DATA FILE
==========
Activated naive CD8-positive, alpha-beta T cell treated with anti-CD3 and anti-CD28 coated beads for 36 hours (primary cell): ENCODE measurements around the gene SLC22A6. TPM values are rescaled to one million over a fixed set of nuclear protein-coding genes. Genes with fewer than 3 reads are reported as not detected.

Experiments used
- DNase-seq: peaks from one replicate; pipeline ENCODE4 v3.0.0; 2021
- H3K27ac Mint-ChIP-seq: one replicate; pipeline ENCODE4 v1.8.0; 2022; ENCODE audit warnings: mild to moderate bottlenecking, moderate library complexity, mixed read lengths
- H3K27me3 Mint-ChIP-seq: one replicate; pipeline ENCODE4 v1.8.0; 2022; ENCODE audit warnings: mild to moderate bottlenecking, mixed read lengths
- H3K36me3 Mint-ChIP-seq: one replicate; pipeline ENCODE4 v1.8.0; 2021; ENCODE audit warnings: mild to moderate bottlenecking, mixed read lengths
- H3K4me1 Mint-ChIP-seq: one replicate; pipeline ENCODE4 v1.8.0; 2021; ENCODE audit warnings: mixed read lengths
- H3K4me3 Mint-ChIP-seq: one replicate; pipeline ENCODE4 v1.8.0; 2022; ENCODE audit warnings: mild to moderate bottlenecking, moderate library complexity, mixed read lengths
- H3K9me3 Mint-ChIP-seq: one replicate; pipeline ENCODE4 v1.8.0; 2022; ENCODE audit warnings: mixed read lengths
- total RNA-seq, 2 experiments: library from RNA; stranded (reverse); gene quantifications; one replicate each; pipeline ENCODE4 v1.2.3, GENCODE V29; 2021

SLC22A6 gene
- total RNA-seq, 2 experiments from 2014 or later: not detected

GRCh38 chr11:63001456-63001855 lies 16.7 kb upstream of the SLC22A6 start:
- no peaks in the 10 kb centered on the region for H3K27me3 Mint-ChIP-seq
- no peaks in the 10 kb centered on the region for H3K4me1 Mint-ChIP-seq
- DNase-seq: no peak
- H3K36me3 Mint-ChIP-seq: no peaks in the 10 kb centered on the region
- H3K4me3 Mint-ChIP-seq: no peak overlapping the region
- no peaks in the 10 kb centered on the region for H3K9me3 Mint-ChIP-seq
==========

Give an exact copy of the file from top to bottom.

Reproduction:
Activated naive CD8-positive, alpha-beta T cell treated with anti-CD3 and anti-CD28 coated beads for 36 hours (primary cell): ENCODE measurements around the gene SLC22A6. TPM values are rescaled to one million over a fixed set of nuclear protein-coding genes. Genes with fewer than 3 reads are reported as not detected.

Experiments used
- DNase-seq: peaks from one replicate; pipeline ENCODE4 v3.0.0; 2021
- H3K27ac Mint-ChIP-seq: one replicate; pipeline ENCODE4 v1.8.0; 2022; ENCODE audit warnings: mild to moderate bottlenecking, moderate library complexity, mixed read lengths
- H3K27me3 Mint-ChIP-seq: one replicate; pipeline ENCODE4 v1.8.0; 2022; ENCODE audit warnings: mild to moderate bottlenecking, mixed read lengths
- H3K36me3 Mint-ChIP-seq: one replicate; pipeline ENCODE4 v1.8.0; 2021; ENCODE audit warnings: mild to moderate bottlenecking, mixed read lengths
- H3K4me1 Mint-ChIP-seq: one replicate; pipeline ENCODE4 v1.8.0; 2021; ENCODE audit warnings: mixed read lengths
- H3K4me3 Mint-ChIP-seq: one replicate; pipeline ENCODE4 v1.8.0; 2022; ENCODE audit warnings: mild to moderate bottlenecking, moderate library complexity, mixed read lengths
- H3K9me3 Mint-ChIP-seq: one replicate; pipeline ENCODE4 v1.8.0; 2022; ENCODE audit warnings: mixed read lengths
- total RNA-seq, 2 experiments: library from RNA; stranded (reverse); gene quantifications; one replicate each; pipeline ENCODE4 v1.2.3, GENCODE V29; 2021

SLC22A6 gene
- total RNA-seq, 2 experiments from 2014 or later: not detected

GRCh38 chr11:63001456-63001855 lies 16.7 kb upstream of the SLC22A6 start:
- no peaks in the 10 kb centered on the region for H3K27me3 Mint-ChIP-seq
- no peaks in the 10 kb centered on the region for H3K4me1 Mint-ChIP-seq
- DNase-seq: no peak
- H3K36me3 Mint-ChIP-seq: no peaks in the 10 kb centered on the region
- H3K4me3 Mint-ChIP-seq: no peak overlapping the region
- no peaks in the 10 kb centered on the region for H3K9me3 Mint-ChIP-seq